But as Xi seeks to dominate commerce in the Eastern Hemisphere while suppressing pro-democracy protests in Hong Kong, the Chinese president is wary to be seen bowing to a foreign rival.
“There’s no question that the tariffs have done some harm to the Chinese economy. So it’s preferable to continue talking and try to avoid further escalation,” said Edward Alden, a senior fellow at the Council on Foreign Relations.
“That’s very different from saying the Chinese are prepared to do a deal which would require them to make fundamental changes to the structure of their economy,” he added,
Unlike Xi, Trump faces growing political pressure to live up to his hawkish stances ahead of a difficult bid for reelection. As Trump struggles to clinch a trade war he once said would be “easy to win,” several Democratic presidential candidates mocked him during Thursday’s primary debate.
“President Trump has often said he’d like to see me making a deal with Xi Jinping,” said South Bend, Ind., Mayor Pete Buttigieg. “I’d like to see him making a deal with Xi Jinping. Is it just me, or was that supposed to happen in, like, April?”
Sen. Kamala Harris (D-Calif.) then bashed Trump for conducting “trade policy by tweet, frankly, borne out of his fragile ego” and compared the president to the Wizard of Oz — a small man hiding behind a curtain trying to project power and strength.
Trump has frequently argued that Xi will be forced to strike a deal as the Chinese economy slumps while the U.S. holds strong. Though the U.S. economy has slowed throughout 2019 and the manufacturing sector has slipped into recession, the country still boasts unemployment near record lows, strong consumer spending and modestly rising wages.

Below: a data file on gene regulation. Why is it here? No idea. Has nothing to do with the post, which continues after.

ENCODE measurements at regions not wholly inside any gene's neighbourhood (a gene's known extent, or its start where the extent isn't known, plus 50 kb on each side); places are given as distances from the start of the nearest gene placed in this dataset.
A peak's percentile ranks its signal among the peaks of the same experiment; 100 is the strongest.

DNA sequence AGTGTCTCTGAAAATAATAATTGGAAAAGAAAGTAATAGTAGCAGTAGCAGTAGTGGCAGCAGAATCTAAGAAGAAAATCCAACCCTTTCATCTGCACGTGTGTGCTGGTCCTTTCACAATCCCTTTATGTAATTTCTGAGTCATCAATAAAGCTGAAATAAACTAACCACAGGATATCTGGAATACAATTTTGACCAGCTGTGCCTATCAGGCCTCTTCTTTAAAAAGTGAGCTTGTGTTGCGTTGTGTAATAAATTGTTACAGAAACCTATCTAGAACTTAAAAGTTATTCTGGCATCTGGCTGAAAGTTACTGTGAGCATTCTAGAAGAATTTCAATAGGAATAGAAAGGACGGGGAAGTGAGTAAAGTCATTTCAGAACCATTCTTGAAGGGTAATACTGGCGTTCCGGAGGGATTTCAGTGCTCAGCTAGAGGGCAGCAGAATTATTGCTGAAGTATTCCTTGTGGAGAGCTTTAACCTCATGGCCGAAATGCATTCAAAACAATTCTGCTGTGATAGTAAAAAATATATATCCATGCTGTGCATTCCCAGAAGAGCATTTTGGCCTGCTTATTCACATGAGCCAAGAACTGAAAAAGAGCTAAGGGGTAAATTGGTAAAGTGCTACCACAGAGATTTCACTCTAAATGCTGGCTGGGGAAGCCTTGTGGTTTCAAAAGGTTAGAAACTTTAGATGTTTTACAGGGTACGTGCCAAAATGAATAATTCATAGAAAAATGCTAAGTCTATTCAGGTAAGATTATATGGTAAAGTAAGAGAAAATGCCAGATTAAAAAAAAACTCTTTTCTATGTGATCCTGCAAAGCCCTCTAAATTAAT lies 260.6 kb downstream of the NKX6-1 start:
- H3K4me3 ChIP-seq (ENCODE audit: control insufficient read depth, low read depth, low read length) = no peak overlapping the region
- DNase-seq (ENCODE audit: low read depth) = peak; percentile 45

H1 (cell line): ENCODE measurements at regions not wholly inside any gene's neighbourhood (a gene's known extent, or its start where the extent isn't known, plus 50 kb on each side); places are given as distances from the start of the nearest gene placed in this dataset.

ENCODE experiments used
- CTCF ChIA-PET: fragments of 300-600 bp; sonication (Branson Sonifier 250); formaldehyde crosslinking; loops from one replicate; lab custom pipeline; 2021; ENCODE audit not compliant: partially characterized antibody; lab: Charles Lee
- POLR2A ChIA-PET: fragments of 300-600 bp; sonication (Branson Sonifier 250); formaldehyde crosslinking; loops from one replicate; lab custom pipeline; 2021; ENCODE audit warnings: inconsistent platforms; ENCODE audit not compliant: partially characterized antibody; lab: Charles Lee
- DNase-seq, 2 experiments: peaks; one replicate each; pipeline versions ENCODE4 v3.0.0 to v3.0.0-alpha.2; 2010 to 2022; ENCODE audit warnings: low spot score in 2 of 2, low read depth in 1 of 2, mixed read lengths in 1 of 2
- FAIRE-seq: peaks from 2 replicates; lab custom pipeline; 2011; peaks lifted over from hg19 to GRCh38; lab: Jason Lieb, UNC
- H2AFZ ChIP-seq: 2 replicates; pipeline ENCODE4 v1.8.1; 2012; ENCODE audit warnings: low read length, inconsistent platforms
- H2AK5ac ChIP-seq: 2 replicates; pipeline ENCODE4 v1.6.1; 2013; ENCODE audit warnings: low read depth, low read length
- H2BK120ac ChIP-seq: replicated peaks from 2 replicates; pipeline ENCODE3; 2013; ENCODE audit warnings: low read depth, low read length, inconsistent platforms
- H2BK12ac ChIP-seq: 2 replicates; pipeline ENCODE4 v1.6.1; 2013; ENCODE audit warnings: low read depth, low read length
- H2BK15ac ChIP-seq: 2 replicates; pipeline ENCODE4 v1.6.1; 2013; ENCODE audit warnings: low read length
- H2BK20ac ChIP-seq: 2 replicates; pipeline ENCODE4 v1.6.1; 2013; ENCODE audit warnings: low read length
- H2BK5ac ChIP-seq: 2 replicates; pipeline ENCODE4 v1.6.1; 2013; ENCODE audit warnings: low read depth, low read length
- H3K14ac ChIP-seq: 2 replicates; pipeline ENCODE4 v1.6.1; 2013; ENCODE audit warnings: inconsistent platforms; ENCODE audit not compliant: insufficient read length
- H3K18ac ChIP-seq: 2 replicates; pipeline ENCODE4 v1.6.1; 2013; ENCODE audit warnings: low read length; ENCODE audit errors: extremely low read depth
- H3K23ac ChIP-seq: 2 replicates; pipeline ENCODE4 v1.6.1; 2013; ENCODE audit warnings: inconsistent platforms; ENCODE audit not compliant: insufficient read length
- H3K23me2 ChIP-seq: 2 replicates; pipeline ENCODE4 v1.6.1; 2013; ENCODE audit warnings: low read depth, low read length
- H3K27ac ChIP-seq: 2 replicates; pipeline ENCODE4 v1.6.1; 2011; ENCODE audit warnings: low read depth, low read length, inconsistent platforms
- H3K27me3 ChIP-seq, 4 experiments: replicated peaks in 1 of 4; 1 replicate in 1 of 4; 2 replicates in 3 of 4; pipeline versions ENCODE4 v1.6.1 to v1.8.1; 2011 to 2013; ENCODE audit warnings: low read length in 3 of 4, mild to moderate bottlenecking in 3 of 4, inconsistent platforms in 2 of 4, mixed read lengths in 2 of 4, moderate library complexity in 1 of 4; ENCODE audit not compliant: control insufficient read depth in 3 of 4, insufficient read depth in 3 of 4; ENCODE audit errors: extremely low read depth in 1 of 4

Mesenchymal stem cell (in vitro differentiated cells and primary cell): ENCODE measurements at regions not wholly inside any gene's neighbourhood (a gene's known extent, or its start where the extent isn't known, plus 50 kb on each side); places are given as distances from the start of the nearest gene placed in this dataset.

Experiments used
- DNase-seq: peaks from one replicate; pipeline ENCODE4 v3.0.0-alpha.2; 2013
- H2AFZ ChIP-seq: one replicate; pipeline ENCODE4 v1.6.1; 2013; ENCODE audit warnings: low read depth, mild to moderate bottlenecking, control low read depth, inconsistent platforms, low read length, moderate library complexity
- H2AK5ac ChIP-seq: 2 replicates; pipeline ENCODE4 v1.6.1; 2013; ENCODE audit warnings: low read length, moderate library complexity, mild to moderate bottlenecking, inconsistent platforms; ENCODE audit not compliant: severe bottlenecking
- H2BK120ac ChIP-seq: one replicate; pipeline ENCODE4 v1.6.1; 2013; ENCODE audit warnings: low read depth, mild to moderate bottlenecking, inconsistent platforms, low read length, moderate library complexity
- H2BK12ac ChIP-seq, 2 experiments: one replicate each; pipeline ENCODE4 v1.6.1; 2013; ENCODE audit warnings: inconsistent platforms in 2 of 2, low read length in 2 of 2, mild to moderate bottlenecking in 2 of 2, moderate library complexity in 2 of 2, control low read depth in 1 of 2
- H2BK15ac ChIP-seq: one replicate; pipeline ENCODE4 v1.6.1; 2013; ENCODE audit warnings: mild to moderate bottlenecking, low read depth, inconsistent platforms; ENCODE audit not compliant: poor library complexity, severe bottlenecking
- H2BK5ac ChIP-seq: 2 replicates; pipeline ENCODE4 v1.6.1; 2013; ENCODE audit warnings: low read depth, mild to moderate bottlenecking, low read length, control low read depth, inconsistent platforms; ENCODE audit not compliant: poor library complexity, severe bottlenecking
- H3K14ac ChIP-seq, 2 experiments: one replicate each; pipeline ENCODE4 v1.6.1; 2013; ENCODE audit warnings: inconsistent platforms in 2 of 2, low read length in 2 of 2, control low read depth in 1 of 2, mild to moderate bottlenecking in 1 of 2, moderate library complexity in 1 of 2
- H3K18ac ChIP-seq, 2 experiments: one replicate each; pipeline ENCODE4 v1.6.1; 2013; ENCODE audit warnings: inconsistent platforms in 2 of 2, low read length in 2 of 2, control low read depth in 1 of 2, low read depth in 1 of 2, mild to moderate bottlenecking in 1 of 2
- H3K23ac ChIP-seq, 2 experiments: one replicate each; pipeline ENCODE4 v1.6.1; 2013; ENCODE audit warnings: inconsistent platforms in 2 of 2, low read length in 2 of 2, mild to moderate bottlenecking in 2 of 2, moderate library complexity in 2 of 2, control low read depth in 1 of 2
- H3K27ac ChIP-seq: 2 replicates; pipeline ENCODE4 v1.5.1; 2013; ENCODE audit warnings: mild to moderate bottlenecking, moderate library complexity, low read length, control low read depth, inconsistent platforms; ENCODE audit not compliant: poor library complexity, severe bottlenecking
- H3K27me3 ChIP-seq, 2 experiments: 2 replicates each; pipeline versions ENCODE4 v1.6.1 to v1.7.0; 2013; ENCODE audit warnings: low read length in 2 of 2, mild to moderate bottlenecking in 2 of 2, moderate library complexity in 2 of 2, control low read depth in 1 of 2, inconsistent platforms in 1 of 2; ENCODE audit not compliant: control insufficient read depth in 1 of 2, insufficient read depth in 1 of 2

“They want to do something because their supply lines, their supply chains are being broken like toys,” Trump told Republican lawmakers Thursday at the GOP retreat in Baltimore. “Millions of jobs in China are being lost. And we don’t want that, but we want a fair deal.”
While Trump insists that the U.S. has the upper hand, the president might be overestimating his economic leverage over Xi, said David Bulman, assistant professor of China studies at Johns Hopkins University.
“The Chinese are relatively confident that their economy will be fine, especially through the 2020 election, so they’re not willing to go for some of the larger asks,” Bulman said.
“Trump, and often many American economists, overstate the impact that these tariffs are having right now in China. The Chinese economy is slowing but mostly for other reasons,” he said.
China’s reluctance to meet Trump’s demands has made it all but impossible for the U.S. to strike a comprehensive deal. Experts say that the only viable agreement would be a pact in which China agrees to purchase more U.S. crops and livestock in exchange for tariff relief.
Yet such an agreement would be considered an “embarrassing deal” for Trump, said Alden, leaving him vulnerable to attacks from his eventual Democratic challenger.
“If Trump leaves, it’s a failure on his signature issue,” echoed Reinsch. “He’s painted himself into a corner.”